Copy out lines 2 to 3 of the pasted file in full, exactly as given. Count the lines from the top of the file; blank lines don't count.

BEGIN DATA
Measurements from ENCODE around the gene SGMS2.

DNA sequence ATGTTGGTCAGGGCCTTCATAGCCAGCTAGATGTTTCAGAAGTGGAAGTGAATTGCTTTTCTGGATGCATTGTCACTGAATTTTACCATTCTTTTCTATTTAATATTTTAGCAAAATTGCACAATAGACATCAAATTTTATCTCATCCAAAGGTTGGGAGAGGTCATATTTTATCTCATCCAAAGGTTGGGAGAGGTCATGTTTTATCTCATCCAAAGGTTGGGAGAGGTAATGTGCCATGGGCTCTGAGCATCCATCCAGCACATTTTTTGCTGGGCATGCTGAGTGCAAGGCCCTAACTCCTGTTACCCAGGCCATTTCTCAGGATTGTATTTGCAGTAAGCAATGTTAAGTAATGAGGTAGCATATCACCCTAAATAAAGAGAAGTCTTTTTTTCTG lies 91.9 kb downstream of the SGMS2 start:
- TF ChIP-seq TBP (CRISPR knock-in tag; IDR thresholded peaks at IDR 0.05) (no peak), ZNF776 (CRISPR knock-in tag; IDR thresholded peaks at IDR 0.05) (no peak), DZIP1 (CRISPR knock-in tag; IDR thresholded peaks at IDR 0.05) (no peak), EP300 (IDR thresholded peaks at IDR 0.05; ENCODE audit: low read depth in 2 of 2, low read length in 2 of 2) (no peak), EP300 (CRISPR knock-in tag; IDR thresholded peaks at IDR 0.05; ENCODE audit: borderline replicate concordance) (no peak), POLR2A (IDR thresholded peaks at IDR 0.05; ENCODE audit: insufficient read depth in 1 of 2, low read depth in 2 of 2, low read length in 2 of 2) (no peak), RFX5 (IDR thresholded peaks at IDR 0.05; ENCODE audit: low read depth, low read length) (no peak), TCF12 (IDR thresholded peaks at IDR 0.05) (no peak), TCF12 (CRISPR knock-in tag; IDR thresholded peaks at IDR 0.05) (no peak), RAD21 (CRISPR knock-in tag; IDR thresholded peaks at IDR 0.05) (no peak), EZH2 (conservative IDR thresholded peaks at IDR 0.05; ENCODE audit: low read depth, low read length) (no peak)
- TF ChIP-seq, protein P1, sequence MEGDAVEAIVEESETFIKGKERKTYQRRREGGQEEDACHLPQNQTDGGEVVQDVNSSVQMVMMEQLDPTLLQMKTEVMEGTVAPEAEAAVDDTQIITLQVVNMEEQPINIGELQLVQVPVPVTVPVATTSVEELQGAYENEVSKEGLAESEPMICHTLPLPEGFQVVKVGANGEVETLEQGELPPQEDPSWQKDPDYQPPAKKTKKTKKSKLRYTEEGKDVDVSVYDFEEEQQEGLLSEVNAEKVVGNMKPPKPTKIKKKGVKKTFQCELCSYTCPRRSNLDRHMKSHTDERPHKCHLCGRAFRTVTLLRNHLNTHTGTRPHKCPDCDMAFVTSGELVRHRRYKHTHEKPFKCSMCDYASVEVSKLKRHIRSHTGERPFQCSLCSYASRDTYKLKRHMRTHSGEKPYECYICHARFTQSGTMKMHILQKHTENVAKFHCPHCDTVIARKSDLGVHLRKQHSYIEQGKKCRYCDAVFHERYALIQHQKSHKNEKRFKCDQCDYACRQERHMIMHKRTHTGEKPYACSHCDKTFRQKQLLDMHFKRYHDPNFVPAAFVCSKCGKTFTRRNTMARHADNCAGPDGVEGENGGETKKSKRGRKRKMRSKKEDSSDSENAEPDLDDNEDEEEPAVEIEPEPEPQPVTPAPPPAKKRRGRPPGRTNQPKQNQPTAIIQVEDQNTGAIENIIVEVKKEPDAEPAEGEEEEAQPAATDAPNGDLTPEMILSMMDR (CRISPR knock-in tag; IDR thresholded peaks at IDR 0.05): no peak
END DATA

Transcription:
DNA sequence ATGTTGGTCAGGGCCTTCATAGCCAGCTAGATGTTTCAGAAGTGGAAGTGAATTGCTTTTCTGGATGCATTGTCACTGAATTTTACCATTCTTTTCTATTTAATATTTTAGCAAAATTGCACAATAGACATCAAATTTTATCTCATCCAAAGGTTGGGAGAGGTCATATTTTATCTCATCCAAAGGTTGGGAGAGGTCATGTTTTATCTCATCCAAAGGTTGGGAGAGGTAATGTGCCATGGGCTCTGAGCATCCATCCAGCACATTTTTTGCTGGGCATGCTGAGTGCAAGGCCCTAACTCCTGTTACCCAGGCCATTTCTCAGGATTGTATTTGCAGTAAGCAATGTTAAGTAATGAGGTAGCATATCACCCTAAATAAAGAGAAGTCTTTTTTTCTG lies 91.9 kb downstream of the SGMS2 start:
- TF ChIP-seq TBP (CRISPR knock-in tag; IDR thresholded peaks at IDR 0.05) (no peak), ZNF776 (CRISPR knock-in tag; IDR thresholded peaks at IDR 0.05) (no peak), DZIP1 (CRISPR knock-in tag; IDR thresholded peaks at IDR 0.05) (no peak), EP300 (IDR thresholded peaks at IDR 0.05; ENCODE audit: low read depth in 2 of 2, low read length in 2 of 2) (no peak), EP300 (CRISPR knock-in tag; IDR thresholded peaks at IDR 0.05; ENCODE audit: borderline replicate concordance) (no peak), POLR2A (IDR thresholded peaks at IDR 0.05; ENCODE audit: insufficient read depth in 1 of 2, low read depth in 2 of 2, low read length in 2 of 2) (no peak), RFX5 (IDR thresholded peaks at IDR 0.05; ENCODE audit: low read depth, low read length) (no peak), TCF12 (IDR thresholded peaks at IDR 0.05) (no peak), TCF12 (CRISPR knock-in tag; IDR thresholded peaks at IDR 0.05) (no peak), RAD21 (CRISPR knock-in tag; IDR thresholded peaks at IDR 0.05) (no peak), EZH2 (conservative IDR thresholded peaks at IDR 0.05; ENCODE audit: low read depth, low read length) (no peak)